>>After growing and trying it, I was left with a disappointment. it was very bland and not anything to brag about. I'll stick with my h... read more


On Aug 30, 2010, mousepotato66 from Thornville, OH wrote:

I've grown half a dozen of these plants after being given an old packet of seed by my mother-in-law. They grow extremely well... prolific is a very good description! We must have some 50 melons in varying stages of ripeness right now! I'm not particularly fussy on the taste - I'm not sure what I expected, but they're a bit bland with a slight tartness, and there's not much flesh to them as the seeds take a lot of space.

Like everyone else whose comments I've read here and at other sites, it seems difficult to find suitable recipes to use them in - I'd LOVE to find one of the old pickling recipes but might just "have a go" by myself without following a stated recipe. I did just find this site, which has some interesting info and comments...

... read more


On Aug 24, 2010, bsp from Willisburg, KY wrote:

We've used these melons in jelly and butter (as in apple butter) and curd (as in lemon curd). We substituted the melons for some of the crabapples/apples in the recipes; I don't recommend using only the melons, as the flavor is pretty bland on its own. We just started a batch of homemade wine from the melon; I think it might make an interesting white wine.
Our vines were very prolific. If the wine turns out well, we might plant again, but certainly not as many seeds as we did this year!


On Jun 23, 2010, Trooper307 from Montgomery, AL wrote:

I received these Vine Peach seeds as a purchase gift from Burpee. I decided to plant them since I had room and was just curious as to how they would look and taste. WELL... they grew they look great and smell great kind of like an overripe cantaloupe. The only problem is I do not know what to do with them. I have checked all my old food preserving books and nothing mentions vine peach or mango melons? I have cut one open and they are white inside like an overripe cucumber but have a bland taste. I have searched the web for and recipes that include either pickling them as I have read that the Chinese did years ago or finding a way to make some sort of Jelly out of the juice of many vine peaches. but since I cannot find anything on these good smelling fruits I do not feel comfortable p... read more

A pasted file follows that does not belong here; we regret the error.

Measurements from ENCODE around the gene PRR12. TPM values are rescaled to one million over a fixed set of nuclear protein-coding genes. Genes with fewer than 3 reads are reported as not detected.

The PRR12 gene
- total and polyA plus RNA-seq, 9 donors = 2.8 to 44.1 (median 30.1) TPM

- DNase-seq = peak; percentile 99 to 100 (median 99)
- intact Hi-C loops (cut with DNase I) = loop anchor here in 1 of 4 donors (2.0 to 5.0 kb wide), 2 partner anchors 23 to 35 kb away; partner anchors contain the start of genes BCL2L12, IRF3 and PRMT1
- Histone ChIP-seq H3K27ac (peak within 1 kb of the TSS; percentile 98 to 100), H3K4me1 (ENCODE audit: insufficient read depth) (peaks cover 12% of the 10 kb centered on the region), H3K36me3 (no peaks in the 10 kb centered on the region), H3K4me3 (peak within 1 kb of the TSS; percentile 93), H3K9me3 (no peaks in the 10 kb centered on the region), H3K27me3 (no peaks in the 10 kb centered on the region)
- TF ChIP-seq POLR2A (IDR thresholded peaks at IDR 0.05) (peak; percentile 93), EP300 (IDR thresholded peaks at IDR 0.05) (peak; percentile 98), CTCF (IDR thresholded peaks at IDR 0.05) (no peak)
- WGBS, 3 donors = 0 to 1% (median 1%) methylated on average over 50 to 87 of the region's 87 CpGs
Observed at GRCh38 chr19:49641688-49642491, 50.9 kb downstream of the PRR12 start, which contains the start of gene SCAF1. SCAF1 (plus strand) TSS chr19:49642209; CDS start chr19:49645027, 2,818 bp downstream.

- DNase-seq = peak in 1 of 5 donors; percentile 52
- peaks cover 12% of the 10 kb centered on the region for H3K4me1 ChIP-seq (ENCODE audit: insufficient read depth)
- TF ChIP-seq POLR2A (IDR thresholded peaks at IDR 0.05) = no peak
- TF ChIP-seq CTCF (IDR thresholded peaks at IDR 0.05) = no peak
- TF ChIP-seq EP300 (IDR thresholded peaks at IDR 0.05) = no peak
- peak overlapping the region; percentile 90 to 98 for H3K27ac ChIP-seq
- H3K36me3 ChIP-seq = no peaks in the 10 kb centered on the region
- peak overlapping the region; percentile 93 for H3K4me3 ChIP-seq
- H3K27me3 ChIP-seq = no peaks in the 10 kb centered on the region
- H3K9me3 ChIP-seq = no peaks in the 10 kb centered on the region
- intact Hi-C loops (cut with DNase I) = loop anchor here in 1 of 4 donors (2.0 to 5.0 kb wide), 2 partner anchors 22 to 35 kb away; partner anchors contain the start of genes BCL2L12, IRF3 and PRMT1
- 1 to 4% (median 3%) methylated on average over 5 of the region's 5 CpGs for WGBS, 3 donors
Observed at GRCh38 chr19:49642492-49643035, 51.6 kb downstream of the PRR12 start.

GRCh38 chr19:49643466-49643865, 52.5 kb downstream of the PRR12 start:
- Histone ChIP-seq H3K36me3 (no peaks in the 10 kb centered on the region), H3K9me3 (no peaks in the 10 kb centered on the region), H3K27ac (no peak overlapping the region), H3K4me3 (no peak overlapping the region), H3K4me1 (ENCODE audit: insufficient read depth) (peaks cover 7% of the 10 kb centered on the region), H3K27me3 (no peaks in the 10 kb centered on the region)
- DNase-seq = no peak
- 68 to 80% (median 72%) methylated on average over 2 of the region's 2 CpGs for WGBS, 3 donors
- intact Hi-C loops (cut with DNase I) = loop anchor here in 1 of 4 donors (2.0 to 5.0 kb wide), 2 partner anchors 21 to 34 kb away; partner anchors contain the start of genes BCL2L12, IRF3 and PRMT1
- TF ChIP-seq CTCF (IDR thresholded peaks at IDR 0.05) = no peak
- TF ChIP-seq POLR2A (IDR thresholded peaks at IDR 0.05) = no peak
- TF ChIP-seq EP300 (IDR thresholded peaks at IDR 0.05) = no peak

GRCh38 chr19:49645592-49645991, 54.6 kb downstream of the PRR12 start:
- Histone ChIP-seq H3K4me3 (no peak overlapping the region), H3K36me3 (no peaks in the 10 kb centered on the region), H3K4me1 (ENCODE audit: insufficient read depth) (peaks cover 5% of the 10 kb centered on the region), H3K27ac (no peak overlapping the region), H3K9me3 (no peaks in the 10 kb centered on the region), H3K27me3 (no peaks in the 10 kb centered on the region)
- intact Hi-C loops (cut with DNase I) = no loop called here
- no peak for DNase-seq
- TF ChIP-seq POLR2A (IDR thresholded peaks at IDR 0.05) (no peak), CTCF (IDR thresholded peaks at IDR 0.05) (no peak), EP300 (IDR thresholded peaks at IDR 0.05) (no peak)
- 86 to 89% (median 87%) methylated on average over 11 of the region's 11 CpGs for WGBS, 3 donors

On Aug 21, 2009, thegrowingbotanist from Snellville, GA wrote:

Vine Peach is a vegetable. Scientist can't provide correct information on this plant because its been cross pollinated several times. It's not of its own kind they say. USA patient is still pending and It's known to cause allergic reaction, anaphylaxis and possible death in some people. They say If you personally are allergic to latex DO NOT TOUCH or attempt to go near this plant. Smelling it alone can cause a reaction because of the cross pollination problem this veg. is linked to potatoes, kiwi's, peanuts, bananas, tomato, apples & pea's, People with allergic reaction to grapes MUST NOT eat this veg. Grass, mugwort, birtch, ragweed pollen are also linked so be advised. Belongs to the gourd family and PH tests were found HIGHLY acidic and is said allergic reaction happen almost immedia... read more


On Jul 11, 2008, donicaben from Ogdensburg, NY wrote:

I'm getting seeds for this as a purchase gift so I haven't had a chance to grow them yet. However, I would like to know...if DG says they don't come true to seed, how are people growing them?! Honestly, this is becoming a pet peeve. They didn't make the seeds in a lab! :-) There are so many "does not come true from seed" that just aren't true here. For a novice like me, I look pretty stupid when I tell people "Oh, that doesn't come true from seed!" just to have a horticulturist tell me otherwise. :-/ So, I would imagine that this does come true from seed. If you buy or receive the seeds as a gift, don't throw them out. :-)


On Jul 2, 2005, PurplePansies from Deal, NJ (Zone 7a) wrote:

Mango melon is in the same group as canteloupe .... it is said to be smaller (mango sized) and taste somewhat different. It is supposed to have a more mangoey flavor and texture. It is said to have naturalized in some parts of north america and I think is native to (north america) here. It so far has proved easy to grow in average garden soil in full sun. I am trellising it. It is supposed to respond well to trellising because the fruits are small and will not snap the (trellised) plant. I'll give a better rating when I harvest the fruits. :)